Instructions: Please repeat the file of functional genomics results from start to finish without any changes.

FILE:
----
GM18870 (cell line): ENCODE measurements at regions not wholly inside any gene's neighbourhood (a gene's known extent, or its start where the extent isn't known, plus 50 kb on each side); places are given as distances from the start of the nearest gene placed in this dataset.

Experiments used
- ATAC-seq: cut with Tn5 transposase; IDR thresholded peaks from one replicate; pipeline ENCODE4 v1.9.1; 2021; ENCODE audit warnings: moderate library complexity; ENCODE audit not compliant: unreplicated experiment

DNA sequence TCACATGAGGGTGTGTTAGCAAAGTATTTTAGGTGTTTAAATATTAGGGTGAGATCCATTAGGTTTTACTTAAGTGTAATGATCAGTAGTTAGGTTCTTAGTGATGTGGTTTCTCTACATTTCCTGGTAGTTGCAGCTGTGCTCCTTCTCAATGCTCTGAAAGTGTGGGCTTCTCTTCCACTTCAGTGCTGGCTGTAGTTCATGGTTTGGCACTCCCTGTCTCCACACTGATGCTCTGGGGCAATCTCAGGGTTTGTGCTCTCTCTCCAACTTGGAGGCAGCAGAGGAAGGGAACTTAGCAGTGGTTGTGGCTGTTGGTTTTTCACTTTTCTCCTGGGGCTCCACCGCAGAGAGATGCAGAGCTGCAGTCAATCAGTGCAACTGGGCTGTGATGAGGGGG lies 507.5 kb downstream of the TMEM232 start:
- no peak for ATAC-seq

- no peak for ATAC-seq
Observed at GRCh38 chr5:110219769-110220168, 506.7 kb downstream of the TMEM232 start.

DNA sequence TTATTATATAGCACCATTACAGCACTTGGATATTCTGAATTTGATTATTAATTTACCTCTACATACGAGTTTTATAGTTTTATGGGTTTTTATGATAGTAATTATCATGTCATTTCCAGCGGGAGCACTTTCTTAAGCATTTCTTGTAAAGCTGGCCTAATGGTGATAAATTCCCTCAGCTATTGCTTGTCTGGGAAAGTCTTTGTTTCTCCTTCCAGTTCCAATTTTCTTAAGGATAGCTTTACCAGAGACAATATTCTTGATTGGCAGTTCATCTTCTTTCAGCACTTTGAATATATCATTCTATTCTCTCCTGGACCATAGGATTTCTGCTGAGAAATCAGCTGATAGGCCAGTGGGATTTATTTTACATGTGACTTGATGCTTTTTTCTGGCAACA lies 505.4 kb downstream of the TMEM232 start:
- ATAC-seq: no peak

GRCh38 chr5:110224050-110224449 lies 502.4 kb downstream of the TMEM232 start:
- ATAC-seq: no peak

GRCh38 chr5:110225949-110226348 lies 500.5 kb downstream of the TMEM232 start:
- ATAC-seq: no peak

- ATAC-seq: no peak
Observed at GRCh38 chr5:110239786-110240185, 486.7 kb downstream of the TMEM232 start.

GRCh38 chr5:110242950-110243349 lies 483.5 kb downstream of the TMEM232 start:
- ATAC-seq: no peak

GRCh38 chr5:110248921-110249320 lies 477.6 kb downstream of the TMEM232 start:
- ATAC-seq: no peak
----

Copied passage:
GM18870 (cell line): ENCODE measurements at regions not wholly inside any gene's neighbourhood (a gene's known extent, or its start where the extent isn't known, plus 50 kb on each side); places are given as distances from the start of the nearest gene placed in this dataset.

Experiments used
- ATAC-seq: cut with Tn5 transposase; IDR thresholded peaks from one replicate; pipeline ENCODE4 v1.9.1; 2021; ENCODE audit warnings: moderate library complexity; ENCODE audit not compliant: unreplicated experiment

DNA sequence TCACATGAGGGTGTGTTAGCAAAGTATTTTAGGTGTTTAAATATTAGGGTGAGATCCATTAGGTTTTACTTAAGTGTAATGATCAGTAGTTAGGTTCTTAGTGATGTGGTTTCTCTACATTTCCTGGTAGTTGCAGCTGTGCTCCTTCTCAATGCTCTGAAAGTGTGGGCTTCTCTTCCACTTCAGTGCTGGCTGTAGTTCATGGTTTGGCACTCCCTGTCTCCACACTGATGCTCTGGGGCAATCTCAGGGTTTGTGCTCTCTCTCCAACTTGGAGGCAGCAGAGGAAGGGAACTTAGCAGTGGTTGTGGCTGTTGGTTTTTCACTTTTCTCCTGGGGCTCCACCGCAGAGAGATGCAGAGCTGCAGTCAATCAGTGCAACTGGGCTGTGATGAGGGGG lies 507.5 kb downstream of the TMEM232 start:
- no peak for ATAC-seq

- no peak for ATAC-seq
Observed at GRCh38 chr5:110219769-110220168, 506.7 kb downstream of the TMEM232 start.

DNA sequence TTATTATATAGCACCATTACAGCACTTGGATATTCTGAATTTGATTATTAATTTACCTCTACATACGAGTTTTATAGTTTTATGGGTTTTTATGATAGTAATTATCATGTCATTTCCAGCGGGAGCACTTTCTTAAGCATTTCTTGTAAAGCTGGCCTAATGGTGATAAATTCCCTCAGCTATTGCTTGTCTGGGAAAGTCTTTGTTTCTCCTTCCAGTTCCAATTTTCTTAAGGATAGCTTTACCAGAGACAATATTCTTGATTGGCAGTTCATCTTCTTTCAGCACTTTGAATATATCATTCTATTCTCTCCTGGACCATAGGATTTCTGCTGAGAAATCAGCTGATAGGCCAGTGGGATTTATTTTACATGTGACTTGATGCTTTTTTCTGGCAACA lies 505.4 kb downstream of the TMEM232 start:
- ATAC-seq: no peak

GRCh38 chr5:110224050-110224449 lies 502.4 kb downstream of the TMEM232 start:
- ATAC-seq: no peak

GRCh38 chr5:110225949-110226348 lies 500.5 kb downstream of the TMEM232 start:
- ATAC-seq: no peak

- ATAC-seq: no peak
Observed at GRCh38 chr5:110239786-110240185, 486.7 kb downstream of the TMEM232 start.

GRCh38 chr5:110242950-110243349 lies 483.5 kb downstream of the TMEM232 start:
- ATAC-seq: no peak

GRCh38 chr5:110248921-110249320 lies 477.6 kb downstream of the TMEM232 start:
- ATAC-seq: no peak